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Liu Cixin's "The Three-Body Problem" won science fiction's most prestigious prize, the Hugo Award for Best Novel. (Nikkei Montage/ Source photo by Arisa Moriyama)

Chinese sci-fi blockbuster book hailed by Obama wins new fans in Japan

Author Liu Cixin crosses cultural borders with 'The Three-Body Problem'

MINORU NAKANO, Nikkei senior staff writer | Japan

TOKYO -- The international bestselling Chinese science-fiction novel "The Three-Body Problem" is fast becoming a phenomenon in its Japanese language version after selling over 110,000 copies in its first few months.

The book has already built an enthusiastic audience in the English-speaking world, with luminaries such as former U.S. President Barack Obama and Facebook CEO Mark Zuckerberg rating it highly.

Liu Cixin, the 56-year-old author, on his recent first visit to Japan gave an interview to the Nikkei in which he stressed the boundary-crossing nature of science-fiction novels. "SF deals with the problems facing all humanity," he said.

The Three-Body Problem was published in China in 2008 as part one of a trilogy. The series has gone on to sell more than 21 million copies domestically.

The first installment was translated into English by Chinese American writer Ken Liu in 2014 and published to great acclaim. It won the Hugo Award for Best Novel, the highest accolade in the SF world, in 2015, making it the first translated version of a book to win the prestigious award.

Now building on that success in Japan under the guidance of editorial supervisor Toya Tachihara, with translation by Nozomi Omori, Sakura Mitsuyoshi and Wan Chai, it has become a hot topic in the country since the Japanese-language edition hit the racks in July.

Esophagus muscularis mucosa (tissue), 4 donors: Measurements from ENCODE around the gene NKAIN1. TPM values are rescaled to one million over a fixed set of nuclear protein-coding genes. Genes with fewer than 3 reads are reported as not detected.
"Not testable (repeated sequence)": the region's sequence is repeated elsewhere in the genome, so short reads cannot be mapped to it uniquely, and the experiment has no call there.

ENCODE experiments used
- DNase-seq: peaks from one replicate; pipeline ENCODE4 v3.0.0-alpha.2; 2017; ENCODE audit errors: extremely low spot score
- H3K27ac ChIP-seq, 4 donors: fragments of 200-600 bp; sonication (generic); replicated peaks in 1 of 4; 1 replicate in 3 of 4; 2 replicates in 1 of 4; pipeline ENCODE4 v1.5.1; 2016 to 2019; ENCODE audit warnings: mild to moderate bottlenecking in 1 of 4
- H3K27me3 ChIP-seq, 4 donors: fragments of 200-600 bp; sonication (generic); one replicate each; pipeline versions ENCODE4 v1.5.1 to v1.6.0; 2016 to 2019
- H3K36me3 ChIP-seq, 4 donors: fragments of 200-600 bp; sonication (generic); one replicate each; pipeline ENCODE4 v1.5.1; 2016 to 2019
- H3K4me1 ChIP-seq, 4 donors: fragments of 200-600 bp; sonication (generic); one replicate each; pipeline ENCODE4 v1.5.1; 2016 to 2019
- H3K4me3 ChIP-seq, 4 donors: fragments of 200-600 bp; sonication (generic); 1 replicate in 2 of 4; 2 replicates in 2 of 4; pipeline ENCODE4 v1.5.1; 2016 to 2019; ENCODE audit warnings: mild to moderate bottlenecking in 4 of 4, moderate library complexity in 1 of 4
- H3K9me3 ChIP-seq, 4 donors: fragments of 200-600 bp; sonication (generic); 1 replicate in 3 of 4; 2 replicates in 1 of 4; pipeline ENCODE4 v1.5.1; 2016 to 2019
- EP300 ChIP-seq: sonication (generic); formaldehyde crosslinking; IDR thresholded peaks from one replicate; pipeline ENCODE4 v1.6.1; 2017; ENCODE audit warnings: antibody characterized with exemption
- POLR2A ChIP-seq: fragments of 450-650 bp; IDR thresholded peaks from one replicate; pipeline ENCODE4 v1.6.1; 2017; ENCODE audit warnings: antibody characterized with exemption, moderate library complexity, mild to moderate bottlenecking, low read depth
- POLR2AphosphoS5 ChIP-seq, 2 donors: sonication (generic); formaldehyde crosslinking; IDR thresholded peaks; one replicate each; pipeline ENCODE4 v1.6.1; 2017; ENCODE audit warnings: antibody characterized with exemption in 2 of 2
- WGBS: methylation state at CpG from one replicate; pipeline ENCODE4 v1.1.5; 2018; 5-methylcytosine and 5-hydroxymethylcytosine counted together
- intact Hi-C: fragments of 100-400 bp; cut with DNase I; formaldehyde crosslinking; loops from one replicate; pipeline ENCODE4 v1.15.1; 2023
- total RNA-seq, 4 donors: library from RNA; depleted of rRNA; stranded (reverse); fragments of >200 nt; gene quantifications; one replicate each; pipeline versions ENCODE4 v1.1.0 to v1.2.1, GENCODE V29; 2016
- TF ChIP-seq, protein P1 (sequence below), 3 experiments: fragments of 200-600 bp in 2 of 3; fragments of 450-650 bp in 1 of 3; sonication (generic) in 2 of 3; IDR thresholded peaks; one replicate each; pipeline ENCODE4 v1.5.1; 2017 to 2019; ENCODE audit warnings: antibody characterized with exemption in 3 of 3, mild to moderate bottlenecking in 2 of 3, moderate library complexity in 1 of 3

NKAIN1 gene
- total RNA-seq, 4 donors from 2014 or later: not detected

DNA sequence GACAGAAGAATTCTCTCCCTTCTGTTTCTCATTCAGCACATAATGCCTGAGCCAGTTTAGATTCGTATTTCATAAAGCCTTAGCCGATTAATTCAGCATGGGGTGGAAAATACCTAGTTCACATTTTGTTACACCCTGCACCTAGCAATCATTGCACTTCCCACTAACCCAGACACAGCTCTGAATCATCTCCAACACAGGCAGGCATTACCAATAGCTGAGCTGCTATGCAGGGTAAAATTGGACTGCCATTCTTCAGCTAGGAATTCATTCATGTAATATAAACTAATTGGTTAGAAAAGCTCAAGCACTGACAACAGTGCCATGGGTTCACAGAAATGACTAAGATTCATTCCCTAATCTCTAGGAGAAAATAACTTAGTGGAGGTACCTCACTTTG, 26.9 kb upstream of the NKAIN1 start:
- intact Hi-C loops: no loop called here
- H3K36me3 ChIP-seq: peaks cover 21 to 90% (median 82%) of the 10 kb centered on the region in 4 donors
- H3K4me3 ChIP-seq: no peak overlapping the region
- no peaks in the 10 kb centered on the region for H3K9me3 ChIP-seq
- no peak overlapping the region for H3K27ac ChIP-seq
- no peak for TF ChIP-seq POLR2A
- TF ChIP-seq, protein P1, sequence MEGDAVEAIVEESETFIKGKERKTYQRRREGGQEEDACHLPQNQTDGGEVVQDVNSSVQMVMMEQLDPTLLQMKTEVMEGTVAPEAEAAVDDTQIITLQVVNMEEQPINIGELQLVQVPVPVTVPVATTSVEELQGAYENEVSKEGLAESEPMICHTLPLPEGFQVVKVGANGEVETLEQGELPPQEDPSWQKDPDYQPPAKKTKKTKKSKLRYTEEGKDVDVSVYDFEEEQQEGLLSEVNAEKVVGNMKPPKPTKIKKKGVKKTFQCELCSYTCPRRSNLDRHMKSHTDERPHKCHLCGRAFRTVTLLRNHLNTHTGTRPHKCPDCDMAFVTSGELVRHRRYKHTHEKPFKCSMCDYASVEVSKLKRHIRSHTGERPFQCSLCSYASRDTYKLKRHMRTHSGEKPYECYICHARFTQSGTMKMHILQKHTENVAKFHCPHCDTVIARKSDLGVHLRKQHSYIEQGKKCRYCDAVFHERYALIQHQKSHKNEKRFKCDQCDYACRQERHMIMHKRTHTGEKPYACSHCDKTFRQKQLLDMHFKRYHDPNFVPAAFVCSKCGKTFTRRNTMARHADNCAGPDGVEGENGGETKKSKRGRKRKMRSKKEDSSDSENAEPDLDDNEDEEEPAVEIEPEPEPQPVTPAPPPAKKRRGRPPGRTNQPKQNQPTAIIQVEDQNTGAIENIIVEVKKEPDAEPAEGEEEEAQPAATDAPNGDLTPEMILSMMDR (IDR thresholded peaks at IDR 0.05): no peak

The Three-Body Problem starts in 1967 in a China in the midst of the Cultural Revolution, launched in 1966 by Mao Zedong, that plunged its society into turmoil as Mao's Red Guards attacked the intellectual class, among others.

Ye Wenjie, one of the story's protagonists, witnessed her physicist father being beaten to death by the Red Guards.

"I just depicted it as the background (to the story)," said Liu. "It is not that I wanted to write about the Cultural Revolution itself. But for my generation, the Cultural Revolution was a major incident. I will not be able to escape from it for the rest of my life."

Liu, who was born in 1963, continued, "In order to show the reality of the Cultural Revolution, even the imagination of George Orwell's 'Nineteen Eighty-Four' (which depicted a dystopia) is not enough."

"I could only think of the Cultural Revolution as something that brought despair to the lives of the protagonists," he added.

Disappointed by humanity, Ye is recruited at a military base and participates in a secret national project to make contact with extraterrestrial life. Liu sees close encounters with alien creatures as a classic but universal theme.